How do you pronounce the author’s name: Doo-good ?
I am glad to see, according to rev. Keister’s review, he is not trying to cover up Esther’s clear compromises (participating in a beauty contest, marrying a unbeliever, etc.). Yes, God grace is more abundant than our sins, praise God, but grace are only known well against the background of our sins. Many a ‘romantic novel’ on Esther are written from a perspective of her being the great heroin sacrifising herself for her people, some kind of liberation-feminist theology spin on the story.
What is his view on Est.2:8, were Esther forced to go to the beauty contest, or did she and her uncle went along, seeing it as a oppurtinity to get a place in the world ?
My understanding is that his last name is pronounced “DUG-ed.”
His comments are probably best summarized on p. 20: “Probably very few would have resisted the royal summons, and many would have regarded it as a wonderful opportunity to have a comfortable, if pointless, existence. For many, it would seem almost like winning the lottery. If that seems a bizarre notion in our culture, where personal freedom is so idolized, think of the many people around us who pour their entire working careers into jobs they dislike, or even despise, in return for a comfortable salary and relative job security. The empire may have changed its shape and the kinds of demands it makes of us and of our children, but our world is not so very different after all.”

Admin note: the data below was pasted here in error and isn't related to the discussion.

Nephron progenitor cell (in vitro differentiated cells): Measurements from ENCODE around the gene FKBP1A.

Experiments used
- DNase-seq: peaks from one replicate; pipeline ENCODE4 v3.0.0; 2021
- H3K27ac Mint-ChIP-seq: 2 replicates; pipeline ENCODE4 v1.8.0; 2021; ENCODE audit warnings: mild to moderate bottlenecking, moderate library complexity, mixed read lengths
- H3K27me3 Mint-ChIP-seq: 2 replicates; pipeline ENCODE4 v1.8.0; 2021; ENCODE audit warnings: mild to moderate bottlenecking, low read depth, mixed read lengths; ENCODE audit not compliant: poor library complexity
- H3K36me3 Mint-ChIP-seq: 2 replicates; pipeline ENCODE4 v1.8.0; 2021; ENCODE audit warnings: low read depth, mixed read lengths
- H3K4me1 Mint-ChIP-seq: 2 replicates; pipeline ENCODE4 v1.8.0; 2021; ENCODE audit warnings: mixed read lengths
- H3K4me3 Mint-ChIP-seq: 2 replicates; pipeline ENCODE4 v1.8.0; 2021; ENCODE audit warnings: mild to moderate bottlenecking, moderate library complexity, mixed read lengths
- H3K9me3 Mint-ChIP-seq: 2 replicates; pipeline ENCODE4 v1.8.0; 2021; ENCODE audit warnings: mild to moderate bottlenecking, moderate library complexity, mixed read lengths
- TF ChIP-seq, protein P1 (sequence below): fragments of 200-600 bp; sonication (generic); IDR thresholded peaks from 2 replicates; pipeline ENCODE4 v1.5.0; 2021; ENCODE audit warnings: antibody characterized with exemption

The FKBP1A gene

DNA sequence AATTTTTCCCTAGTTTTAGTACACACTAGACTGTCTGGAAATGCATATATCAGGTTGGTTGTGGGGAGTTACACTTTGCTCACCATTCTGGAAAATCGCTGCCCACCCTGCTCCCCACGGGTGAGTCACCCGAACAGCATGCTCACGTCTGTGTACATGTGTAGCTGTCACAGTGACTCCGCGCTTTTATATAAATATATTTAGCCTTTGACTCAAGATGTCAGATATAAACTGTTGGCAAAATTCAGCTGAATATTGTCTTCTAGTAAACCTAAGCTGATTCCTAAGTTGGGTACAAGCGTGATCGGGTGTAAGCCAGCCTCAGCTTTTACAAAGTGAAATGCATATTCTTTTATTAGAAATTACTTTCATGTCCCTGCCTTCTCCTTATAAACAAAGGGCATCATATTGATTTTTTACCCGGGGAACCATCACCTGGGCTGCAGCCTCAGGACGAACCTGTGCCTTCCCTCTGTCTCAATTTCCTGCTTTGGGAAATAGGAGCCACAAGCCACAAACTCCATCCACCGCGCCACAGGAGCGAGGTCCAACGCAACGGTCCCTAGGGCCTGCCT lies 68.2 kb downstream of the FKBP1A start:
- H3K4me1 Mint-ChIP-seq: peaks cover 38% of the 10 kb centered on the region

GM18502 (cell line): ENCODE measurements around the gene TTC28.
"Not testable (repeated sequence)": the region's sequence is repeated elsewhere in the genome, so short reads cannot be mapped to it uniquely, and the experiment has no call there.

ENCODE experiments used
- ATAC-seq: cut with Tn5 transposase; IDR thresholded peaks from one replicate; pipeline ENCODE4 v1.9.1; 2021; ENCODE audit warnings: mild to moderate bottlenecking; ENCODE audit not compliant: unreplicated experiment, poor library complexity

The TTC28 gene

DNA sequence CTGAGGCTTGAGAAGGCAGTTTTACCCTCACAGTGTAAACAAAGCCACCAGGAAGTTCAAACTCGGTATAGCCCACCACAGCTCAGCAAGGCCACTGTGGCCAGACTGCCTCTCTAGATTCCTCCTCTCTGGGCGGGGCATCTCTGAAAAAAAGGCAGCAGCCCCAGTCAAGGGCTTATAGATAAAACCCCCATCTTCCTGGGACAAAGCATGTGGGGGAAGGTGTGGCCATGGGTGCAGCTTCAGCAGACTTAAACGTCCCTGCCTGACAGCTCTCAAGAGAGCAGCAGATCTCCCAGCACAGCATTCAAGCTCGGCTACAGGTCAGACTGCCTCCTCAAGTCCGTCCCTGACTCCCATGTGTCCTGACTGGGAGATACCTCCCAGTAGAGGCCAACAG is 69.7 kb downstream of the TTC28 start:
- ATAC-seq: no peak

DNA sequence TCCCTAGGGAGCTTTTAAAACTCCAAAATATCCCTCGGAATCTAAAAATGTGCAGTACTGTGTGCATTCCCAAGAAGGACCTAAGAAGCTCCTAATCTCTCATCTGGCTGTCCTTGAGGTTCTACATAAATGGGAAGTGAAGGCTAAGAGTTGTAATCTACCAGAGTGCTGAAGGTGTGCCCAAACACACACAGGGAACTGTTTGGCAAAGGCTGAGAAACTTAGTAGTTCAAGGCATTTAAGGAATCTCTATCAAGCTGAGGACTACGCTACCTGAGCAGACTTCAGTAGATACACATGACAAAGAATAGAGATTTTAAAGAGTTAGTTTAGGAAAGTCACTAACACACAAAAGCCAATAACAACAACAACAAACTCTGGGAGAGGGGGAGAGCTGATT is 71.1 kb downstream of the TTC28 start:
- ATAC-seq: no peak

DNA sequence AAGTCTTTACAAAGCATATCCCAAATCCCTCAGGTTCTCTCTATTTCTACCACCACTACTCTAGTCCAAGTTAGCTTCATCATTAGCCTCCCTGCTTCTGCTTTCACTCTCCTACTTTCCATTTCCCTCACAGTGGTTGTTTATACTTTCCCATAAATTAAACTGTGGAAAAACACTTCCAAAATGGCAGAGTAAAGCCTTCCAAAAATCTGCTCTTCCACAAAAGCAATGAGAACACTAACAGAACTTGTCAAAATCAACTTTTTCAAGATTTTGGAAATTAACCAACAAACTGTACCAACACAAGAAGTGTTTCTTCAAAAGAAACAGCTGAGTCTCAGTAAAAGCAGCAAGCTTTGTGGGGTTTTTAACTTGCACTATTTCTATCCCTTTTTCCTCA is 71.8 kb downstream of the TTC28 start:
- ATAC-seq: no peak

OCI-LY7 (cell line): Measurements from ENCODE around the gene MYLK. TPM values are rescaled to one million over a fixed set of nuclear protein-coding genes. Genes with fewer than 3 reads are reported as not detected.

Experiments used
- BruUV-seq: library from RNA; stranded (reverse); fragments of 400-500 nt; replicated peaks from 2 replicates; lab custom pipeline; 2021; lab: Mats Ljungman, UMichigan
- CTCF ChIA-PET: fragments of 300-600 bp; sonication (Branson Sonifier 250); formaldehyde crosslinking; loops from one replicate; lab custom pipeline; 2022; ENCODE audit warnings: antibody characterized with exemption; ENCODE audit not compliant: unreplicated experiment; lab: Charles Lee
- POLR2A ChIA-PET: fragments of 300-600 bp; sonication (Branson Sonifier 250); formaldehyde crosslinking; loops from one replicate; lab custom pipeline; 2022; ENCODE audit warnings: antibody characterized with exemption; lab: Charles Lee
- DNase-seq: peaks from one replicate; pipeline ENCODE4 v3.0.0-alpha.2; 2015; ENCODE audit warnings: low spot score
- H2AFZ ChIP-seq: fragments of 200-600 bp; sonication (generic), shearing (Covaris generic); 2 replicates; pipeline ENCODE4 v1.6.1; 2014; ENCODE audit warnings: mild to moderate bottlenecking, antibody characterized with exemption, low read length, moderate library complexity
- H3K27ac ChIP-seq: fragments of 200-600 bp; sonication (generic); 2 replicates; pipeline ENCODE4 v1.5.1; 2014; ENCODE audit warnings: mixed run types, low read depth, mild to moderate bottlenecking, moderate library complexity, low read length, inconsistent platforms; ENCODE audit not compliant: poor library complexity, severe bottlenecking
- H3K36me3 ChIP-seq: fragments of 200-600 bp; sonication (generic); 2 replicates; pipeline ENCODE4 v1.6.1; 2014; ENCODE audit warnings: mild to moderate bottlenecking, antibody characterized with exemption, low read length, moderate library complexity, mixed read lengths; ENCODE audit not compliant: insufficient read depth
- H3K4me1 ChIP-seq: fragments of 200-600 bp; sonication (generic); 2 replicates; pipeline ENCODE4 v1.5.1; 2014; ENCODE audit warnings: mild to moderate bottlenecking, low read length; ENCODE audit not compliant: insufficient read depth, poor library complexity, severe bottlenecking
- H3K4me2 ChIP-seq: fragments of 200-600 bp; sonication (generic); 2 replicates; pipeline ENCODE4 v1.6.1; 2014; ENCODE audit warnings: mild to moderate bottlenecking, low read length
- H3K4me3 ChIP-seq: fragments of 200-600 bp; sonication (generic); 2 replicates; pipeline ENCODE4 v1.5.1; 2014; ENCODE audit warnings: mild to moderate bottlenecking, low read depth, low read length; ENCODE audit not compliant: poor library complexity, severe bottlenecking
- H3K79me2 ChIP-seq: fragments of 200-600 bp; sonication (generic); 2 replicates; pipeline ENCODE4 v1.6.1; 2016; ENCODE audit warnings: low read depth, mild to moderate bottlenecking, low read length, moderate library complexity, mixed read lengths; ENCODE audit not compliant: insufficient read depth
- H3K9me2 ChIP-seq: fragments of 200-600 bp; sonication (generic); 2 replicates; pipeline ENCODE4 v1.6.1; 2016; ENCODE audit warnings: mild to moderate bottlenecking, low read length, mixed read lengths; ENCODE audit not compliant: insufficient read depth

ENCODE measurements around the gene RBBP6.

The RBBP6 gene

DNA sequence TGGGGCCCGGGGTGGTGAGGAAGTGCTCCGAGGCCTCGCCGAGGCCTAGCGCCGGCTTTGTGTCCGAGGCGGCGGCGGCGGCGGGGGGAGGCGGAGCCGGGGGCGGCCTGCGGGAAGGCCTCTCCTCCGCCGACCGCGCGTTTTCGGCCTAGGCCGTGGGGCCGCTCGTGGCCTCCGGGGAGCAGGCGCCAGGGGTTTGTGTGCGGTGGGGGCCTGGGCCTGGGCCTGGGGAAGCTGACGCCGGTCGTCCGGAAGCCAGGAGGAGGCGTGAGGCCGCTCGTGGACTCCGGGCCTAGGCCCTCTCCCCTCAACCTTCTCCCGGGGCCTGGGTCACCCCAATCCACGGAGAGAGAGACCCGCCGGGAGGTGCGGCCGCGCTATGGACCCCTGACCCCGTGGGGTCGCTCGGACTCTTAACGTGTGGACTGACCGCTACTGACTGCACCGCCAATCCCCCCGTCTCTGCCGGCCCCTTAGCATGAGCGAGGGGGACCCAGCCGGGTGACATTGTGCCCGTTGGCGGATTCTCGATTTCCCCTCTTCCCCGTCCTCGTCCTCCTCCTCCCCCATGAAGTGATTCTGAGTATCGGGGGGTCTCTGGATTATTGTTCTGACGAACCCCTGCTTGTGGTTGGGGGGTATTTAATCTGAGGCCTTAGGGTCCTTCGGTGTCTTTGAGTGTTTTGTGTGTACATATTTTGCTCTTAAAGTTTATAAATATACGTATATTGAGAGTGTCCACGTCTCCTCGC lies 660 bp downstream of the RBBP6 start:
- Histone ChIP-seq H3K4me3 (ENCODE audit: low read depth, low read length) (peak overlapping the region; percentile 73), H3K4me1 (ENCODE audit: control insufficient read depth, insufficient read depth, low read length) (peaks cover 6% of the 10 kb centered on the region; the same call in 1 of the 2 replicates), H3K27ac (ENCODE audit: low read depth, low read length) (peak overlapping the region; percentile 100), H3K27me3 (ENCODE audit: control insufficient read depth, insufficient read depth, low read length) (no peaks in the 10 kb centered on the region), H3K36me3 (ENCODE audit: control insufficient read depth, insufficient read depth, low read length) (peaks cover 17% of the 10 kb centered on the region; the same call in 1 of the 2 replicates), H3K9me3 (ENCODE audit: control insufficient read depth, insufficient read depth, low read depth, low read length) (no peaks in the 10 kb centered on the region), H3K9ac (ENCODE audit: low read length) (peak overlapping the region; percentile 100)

I had the privilege of taking classes from Dr. Duguid at WSC. The quality of his teaching is reflected in these commentaries. You should have seen pens fly on paper (or fingers fly on keyboards) when after lecturing on a passage he’d say, “Now, how could this passage be preached?” Feverish note taking would ensue!!
I’ve often thought it interesting that Esther and Mordecai were second cousins and, in that pagan culture, represented opposite ends of the “success ladder.” These two people, and how they reacted to their respective situations, shows, once again, how God, in His sovereignty, can control even the most seemingly intractable situations.
Does the author have anything interesting to say specifically regarding their relationship?
Oliver Twist, by Charles Dickens; Justification, by John Fesko; The Wheel of Time, by Robert Jordan; Recovering the Reformed Confessions, by Scott Clark; Brief Outline of Theology, by Friedrich Schleiermacher; Principles of Sacred Theology, by Abraham Kuyper
Books I am now reading
Exodus commentaries; Matthew commentaries; Turretin's Institutes of Elenctic Theology; Baker's new history of the church
Books for future reading
Turretin's Institutes; Joseph Caryl on Job, German encyclopedias of theology